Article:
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The Instinct of An Actor

By • Mar 18th, 2009 • Category: An Actor's Advice

Those who read both my acting blog and this column will no doubt deduce that I am an ardent advocate of preparedness when it comes to all aspects of acting. I have given countless tips, advised on many scenarios, and shared numerous anecdotes pursuant to this firm belief of mine.

As is said, fortune favors the prepared. I also believe this, though I am not referring simply to dumb luck. I am referring to an actor’s instincts.

Despite my insistence on being prepared, on time, off book and ready to go as soon as possible, I would never mean to imply that the marvelous intangible that is instinct has no role to play for the actor on stage. Indeed it plays a rather large role, for those who are able to recognize it, and willing to trust in it, yet not willing to rely on it alone.

My most recent post on my acting blog describes the rather discombobulated beginnings of my first real audition at a specific theatre. It was an unconventional evening for me, to say the least.

In short, my normal process of preparing for an audition went out the nearest window within about 30 seconds. I would not be dealing with just a cold reading of a script, (that is quite common), but in ways a “cold process.” In other words, having no idea at all about how to proceed with this new group. My denial of expectations was so disorienting in fact, that I very nearly left.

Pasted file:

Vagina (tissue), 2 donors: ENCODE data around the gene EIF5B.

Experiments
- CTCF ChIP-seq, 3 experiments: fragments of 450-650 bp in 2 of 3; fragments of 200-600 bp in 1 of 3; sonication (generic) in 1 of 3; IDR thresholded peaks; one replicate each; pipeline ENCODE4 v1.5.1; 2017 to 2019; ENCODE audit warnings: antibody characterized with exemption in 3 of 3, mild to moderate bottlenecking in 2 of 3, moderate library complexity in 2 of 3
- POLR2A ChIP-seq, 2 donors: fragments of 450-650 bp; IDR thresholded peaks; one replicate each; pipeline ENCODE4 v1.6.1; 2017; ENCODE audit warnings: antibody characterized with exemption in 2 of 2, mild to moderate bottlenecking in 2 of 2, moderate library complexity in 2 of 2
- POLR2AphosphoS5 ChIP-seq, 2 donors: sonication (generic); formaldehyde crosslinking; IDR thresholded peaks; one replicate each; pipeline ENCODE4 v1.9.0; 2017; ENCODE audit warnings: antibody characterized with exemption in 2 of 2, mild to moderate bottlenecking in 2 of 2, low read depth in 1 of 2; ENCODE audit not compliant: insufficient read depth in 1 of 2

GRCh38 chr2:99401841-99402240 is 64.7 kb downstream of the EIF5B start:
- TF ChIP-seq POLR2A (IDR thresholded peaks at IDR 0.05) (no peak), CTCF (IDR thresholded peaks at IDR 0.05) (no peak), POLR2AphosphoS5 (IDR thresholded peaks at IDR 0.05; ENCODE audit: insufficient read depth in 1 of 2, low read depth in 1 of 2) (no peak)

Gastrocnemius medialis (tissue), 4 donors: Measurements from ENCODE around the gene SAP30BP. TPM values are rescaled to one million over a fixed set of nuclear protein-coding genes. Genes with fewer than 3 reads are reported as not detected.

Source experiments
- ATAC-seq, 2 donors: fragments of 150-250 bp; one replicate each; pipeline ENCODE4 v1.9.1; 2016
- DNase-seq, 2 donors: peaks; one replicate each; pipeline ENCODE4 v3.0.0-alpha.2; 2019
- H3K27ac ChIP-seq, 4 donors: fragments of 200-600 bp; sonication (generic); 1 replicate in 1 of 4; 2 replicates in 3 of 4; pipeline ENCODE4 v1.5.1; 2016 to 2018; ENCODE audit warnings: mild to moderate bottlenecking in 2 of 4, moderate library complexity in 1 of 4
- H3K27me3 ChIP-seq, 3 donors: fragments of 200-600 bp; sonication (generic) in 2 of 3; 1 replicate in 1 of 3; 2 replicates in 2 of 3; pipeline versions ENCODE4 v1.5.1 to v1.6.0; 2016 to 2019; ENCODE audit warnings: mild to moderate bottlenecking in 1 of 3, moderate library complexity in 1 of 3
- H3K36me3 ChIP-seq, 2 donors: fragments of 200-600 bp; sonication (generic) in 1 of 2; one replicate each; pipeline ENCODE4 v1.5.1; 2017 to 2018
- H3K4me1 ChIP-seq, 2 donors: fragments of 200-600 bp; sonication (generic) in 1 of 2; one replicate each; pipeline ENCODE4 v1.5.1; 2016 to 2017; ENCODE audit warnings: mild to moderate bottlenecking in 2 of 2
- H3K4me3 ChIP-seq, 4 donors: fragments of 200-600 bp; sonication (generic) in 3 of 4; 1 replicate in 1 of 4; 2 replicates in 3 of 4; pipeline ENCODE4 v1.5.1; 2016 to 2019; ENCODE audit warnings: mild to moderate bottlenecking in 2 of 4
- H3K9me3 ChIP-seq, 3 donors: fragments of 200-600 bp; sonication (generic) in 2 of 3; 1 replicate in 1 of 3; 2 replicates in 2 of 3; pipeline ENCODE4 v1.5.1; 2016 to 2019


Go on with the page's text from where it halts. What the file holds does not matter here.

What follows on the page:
Disoriented is not the best way to feel when entering into an audition.

Yet when I at last did read for the role, I was complimented by the director. Though to be honest, even without the compliments, I would have felt satisfied. The reason being, I knew that as I was reading, something was clicking between me and the text of this one character. A total comfort washed over me, blocking out all of the previous confusion as soon as I began the actual reading. By all definitions, it was a sound audition after all. One that I could take pride in.

So how did it go so well in the wake of all the uncertainty? Instinct. I followed my instinct when deciding how to proceed, because instinct was what remained for me. My willingness to ignore the bewilderment and soak up the feeling of the surroundings and the people, and the piece. I hitched a ride on that feeling, and carried it through all the way into the reading itself.

The irony about instinct, of course, is that the more you make yourself prepared and knowledgeable under normal circumstances, the more powerfully instinct can come to your aid in time of disorder, if you let it.

So, I still advise an actor to keep his skills sharp. Again, fortune, or in this case instinct, does indeed favor the prepared.

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is a Maryland native and has been acting for nine years, having studied it at Marietta College in Ohio. He has been schooled in Shakespeare, improvisation, public speaking and voice articulation throughout his career. His credits to date include over 30 plays and readings as well as 2 films. You can also read his blogs offbook.blogspot.com (for theatre related thoughts) and tooxyz.blogspot.com (for thoughts on personal success from an outcast). Follow him on Twitter @TyUnglebower.

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